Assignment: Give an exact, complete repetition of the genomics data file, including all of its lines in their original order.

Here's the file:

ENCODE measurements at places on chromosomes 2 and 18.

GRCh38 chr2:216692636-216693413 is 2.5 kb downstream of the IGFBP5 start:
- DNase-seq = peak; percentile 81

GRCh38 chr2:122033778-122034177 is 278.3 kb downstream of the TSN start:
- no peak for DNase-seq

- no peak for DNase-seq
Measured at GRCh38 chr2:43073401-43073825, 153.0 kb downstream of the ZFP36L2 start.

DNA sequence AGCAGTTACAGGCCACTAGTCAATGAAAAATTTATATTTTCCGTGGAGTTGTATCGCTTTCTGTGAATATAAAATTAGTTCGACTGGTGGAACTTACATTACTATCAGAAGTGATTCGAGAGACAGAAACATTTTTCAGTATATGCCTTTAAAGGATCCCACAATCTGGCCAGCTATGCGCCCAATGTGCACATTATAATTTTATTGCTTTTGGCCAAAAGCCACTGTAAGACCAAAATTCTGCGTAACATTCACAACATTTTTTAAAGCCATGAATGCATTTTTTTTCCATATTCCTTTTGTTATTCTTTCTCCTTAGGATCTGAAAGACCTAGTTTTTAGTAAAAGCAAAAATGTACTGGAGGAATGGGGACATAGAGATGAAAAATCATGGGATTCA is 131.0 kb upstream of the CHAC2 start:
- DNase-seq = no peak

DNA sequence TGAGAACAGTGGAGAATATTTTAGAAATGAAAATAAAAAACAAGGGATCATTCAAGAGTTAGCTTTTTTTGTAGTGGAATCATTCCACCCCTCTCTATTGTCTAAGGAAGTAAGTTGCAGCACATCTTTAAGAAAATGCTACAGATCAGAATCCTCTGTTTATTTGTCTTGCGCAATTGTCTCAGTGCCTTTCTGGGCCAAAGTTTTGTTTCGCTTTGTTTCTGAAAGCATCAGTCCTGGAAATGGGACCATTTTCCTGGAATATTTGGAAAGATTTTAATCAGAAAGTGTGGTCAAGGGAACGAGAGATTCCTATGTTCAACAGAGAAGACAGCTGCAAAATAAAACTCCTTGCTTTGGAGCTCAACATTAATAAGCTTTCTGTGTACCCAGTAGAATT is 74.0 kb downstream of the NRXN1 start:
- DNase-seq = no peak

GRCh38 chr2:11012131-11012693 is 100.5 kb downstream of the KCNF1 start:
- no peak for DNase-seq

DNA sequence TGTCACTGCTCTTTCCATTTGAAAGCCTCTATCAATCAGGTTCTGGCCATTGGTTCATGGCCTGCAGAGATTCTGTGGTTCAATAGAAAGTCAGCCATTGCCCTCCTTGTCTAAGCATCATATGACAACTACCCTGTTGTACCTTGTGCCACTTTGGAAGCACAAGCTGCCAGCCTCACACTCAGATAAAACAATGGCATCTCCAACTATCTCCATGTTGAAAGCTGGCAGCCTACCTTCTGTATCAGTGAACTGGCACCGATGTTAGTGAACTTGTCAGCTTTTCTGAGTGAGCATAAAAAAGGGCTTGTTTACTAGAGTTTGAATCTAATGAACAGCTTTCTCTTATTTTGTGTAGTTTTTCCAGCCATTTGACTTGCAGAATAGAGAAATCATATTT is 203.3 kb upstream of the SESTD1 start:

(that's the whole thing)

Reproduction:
ENCODE measurements at places on chromosomes 2 and 18.

GRCh38 chr2:216692636-216693413 is 2.5 kb downstream of the IGFBP5 start:
- DNase-seq = peak; percentile 81

GRCh38 chr2:122033778-122034177 is 278.3 kb downstream of the TSN start:
- no peak for DNase-seq

- no peak for DNase-seq
Measured at GRCh38 chr2:43073401-43073825, 153.0 kb downstream of the ZFP36L2 start.

DNA sequence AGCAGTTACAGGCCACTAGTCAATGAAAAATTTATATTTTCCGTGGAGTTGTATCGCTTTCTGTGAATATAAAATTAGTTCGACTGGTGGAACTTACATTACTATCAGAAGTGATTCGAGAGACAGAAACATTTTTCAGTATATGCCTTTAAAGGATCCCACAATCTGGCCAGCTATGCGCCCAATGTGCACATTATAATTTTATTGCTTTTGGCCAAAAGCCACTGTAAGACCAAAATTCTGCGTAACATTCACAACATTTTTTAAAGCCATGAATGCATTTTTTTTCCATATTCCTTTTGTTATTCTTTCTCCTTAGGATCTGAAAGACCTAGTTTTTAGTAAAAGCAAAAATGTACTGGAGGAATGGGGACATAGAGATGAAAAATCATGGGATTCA is 131.0 kb upstream of the CHAC2 start:
- DNase-seq = no peak

DNA sequence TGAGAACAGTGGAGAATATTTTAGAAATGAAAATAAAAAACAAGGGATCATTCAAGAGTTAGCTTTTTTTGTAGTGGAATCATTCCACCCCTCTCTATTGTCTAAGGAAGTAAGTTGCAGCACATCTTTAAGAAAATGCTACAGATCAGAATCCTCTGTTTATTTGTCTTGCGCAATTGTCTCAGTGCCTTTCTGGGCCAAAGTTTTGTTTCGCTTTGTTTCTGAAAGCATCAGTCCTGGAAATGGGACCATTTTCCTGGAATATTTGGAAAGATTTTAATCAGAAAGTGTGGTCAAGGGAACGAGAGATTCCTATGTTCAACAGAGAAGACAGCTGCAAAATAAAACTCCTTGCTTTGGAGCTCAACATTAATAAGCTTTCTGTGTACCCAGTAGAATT is 74.0 kb downstream of the NRXN1 start:
- DNase-seq = no peak

GRCh38 chr2:11012131-11012693 is 100.5 kb downstream of the KCNF1 start:
- no peak for DNase-seq

DNA sequence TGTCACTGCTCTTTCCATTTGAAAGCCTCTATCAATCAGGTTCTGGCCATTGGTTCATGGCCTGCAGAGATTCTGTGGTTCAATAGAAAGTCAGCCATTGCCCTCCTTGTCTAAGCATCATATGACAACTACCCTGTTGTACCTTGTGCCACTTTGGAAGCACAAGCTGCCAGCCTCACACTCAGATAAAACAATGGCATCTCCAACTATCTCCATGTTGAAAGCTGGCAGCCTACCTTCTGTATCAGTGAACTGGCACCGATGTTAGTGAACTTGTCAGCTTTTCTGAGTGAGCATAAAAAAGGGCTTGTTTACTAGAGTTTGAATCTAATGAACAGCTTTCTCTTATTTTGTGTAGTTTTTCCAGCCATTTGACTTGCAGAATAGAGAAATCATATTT is 203.3 kb upstream of the SESTD1 start: